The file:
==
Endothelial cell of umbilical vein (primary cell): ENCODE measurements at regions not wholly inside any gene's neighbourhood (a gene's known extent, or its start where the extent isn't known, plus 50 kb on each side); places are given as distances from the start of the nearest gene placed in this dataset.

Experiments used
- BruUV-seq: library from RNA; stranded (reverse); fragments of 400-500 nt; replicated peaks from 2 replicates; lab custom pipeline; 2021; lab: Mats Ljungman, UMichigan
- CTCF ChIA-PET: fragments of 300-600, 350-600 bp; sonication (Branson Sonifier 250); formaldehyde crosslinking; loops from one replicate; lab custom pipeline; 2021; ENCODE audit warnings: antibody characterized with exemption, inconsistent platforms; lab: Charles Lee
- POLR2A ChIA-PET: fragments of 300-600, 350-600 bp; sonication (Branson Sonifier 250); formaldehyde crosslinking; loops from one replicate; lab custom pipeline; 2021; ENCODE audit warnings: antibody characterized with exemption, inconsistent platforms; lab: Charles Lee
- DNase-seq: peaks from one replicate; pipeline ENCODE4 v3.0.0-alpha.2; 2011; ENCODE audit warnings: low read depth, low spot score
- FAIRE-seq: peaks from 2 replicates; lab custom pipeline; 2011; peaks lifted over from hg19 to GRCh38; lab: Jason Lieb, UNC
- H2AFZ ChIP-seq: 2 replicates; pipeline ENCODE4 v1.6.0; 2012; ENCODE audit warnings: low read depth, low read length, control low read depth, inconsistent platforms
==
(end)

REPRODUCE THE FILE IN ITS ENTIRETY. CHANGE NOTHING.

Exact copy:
Endothelial cell of umbilical vein (primary cell): ENCODE measurements at regions not wholly inside any gene's neighbourhood (a gene's known extent, or its start where the extent isn't known, plus 50 kb on each side); places are given as distances from the start of the nearest gene placed in this dataset.

Experiments used
- BruUV-seq: library from RNA; stranded (reverse); fragments of 400-500 nt; replicated peaks from 2 replicates; lab custom pipeline; 2021; lab: Mats Ljungman, UMichigan
- CTCF ChIA-PET: fragments of 300-600, 350-600 bp; sonication (Branson Sonifier 250); formaldehyde crosslinking; loops from one replicate; lab custom pipeline; 2021; ENCODE audit warnings: antibody characterized with exemption, inconsistent platforms; lab: Charles Lee
- POLR2A ChIA-PET: fragments of 300-600, 350-600 bp; sonication (Branson Sonifier 250); formaldehyde crosslinking; loops from one replicate; lab custom pipeline; 2021; ENCODE audit warnings: antibody characterized with exemption, inconsistent platforms; lab: Charles Lee
- DNase-seq: peaks from one replicate; pipeline ENCODE4 v3.0.0-alpha.2; 2011; ENCODE audit warnings: low read depth, low spot score
- FAIRE-seq: peaks from 2 replicates; lab custom pipeline; 2011; peaks lifted over from hg19 to GRCh38; lab: Jason Lieb, UNC
- H2AFZ ChIP-seq: 2 replicates; pipeline ENCODE4 v1.6.0; 2012; ENCODE audit warnings: low read depth, low read length, control low read depth, inconsistent platforms